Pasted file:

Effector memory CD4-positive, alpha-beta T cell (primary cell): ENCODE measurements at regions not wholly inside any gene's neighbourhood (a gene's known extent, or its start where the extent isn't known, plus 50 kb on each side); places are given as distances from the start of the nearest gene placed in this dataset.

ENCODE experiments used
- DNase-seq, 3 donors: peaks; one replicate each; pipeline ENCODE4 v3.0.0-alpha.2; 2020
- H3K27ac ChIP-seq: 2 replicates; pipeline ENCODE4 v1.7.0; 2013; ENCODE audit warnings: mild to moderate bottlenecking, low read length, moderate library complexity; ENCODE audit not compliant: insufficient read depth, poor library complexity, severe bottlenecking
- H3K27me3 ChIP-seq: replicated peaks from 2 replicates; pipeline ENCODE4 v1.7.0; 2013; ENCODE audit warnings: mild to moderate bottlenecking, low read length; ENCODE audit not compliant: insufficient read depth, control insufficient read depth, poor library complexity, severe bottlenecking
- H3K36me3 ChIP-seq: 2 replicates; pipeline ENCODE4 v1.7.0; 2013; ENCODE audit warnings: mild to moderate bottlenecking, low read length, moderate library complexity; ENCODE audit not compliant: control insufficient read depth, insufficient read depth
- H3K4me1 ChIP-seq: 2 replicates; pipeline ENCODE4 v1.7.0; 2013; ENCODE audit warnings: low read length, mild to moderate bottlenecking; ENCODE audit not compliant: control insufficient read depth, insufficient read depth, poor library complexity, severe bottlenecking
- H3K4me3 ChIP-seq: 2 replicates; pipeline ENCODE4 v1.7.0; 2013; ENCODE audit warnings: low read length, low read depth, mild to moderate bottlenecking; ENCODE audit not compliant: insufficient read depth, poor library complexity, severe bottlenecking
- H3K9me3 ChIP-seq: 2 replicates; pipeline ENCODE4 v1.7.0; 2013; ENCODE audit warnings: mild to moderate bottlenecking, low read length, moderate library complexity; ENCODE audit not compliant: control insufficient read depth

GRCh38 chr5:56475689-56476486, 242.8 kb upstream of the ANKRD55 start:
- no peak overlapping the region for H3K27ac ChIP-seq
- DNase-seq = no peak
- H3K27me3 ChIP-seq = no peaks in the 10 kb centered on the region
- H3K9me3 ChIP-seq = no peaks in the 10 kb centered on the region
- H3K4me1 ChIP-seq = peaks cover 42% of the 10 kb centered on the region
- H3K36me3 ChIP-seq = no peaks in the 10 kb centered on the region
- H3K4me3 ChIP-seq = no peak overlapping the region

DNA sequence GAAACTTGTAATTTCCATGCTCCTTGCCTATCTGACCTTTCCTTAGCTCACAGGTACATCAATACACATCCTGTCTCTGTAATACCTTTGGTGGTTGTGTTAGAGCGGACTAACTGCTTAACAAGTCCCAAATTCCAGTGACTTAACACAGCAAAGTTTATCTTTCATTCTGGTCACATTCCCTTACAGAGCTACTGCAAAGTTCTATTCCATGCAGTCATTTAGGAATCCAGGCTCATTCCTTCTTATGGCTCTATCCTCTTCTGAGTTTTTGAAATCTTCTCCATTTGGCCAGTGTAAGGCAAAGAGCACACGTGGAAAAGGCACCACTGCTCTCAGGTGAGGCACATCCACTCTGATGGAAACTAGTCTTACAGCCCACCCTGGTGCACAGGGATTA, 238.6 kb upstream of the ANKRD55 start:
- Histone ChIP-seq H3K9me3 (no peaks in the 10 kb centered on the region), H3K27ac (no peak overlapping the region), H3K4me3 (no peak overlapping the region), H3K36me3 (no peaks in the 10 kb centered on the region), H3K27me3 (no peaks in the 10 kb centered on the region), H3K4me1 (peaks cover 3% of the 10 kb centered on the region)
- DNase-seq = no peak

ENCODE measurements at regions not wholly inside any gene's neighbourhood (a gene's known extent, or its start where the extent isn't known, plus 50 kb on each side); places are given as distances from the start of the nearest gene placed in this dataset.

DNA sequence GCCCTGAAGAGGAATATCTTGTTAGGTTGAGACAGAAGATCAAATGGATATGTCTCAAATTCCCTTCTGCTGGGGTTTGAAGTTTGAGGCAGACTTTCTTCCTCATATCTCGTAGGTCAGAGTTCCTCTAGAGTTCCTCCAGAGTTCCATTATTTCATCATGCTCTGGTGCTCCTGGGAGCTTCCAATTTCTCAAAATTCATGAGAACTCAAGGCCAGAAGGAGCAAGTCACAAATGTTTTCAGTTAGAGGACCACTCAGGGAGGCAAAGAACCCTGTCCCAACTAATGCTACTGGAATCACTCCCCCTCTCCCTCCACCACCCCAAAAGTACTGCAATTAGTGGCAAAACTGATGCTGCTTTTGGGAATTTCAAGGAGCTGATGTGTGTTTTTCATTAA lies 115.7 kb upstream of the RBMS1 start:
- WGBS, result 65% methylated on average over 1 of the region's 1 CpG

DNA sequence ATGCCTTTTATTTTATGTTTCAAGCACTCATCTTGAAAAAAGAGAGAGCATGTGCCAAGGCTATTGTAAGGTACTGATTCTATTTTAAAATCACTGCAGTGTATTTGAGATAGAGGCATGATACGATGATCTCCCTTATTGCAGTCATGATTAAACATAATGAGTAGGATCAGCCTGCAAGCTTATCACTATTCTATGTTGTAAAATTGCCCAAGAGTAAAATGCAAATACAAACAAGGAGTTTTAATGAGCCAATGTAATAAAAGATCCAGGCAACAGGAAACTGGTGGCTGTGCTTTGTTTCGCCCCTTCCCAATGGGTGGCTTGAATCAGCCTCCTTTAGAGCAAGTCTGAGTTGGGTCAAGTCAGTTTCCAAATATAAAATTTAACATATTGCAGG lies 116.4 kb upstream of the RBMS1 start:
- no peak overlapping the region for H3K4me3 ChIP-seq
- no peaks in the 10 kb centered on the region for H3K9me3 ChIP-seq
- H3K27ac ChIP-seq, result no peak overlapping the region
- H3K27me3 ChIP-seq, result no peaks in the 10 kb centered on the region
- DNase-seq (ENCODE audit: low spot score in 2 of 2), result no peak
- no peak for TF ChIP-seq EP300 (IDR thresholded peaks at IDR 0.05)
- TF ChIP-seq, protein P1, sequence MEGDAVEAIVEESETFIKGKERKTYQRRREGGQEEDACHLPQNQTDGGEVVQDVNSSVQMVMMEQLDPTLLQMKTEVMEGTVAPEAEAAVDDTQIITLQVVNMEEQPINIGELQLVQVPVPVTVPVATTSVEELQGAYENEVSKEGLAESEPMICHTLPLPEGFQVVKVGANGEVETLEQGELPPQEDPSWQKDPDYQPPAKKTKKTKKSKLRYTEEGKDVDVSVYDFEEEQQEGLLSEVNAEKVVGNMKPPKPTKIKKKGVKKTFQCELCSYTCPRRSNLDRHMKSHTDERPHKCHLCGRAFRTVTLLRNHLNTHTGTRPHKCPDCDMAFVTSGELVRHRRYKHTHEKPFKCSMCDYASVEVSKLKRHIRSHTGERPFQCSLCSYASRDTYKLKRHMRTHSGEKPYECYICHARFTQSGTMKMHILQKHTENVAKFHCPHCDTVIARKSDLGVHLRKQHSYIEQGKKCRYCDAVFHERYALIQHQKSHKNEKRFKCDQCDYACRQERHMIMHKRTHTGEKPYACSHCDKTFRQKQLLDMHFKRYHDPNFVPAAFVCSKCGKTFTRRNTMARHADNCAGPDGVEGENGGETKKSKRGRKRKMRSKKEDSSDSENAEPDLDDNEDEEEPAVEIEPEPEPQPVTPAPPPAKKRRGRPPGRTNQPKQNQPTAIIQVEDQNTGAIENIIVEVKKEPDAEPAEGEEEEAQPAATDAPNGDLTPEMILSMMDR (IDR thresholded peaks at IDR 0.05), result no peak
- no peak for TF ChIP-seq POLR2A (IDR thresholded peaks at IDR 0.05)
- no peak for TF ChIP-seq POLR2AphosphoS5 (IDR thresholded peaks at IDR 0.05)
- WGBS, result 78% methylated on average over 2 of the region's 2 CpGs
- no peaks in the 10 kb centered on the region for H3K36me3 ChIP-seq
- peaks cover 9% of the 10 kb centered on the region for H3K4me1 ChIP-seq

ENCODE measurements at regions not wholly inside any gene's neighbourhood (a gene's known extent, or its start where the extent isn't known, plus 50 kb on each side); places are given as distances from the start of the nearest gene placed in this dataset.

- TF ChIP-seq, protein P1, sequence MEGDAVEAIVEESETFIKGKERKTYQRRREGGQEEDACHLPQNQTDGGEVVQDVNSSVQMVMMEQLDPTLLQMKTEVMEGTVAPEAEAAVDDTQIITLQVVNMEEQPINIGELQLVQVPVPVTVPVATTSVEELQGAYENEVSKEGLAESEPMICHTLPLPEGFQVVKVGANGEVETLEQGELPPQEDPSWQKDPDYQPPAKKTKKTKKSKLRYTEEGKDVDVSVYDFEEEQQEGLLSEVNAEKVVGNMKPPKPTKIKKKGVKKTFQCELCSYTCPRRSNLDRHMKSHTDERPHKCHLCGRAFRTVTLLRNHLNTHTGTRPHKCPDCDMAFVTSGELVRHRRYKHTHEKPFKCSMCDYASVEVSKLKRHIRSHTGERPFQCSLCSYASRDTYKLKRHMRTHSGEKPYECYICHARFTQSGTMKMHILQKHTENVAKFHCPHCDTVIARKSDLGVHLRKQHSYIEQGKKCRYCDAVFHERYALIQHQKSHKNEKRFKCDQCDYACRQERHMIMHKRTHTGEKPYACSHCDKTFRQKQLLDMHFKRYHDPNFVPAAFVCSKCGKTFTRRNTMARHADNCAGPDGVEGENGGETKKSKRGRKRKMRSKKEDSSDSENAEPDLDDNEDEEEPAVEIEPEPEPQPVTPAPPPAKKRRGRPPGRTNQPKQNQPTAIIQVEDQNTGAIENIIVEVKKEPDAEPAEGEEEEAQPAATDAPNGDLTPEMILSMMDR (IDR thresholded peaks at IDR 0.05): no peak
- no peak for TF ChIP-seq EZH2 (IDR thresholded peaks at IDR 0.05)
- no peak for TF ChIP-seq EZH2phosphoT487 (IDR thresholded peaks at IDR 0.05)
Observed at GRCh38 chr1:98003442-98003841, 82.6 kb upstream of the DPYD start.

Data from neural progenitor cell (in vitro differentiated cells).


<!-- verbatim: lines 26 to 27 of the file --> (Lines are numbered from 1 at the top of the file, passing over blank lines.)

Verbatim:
- no peaks in the 10 kb centered on the region for H3K9me3 ChIP-seq
- H3K27ac ChIP-seq, result no peak overlapping the region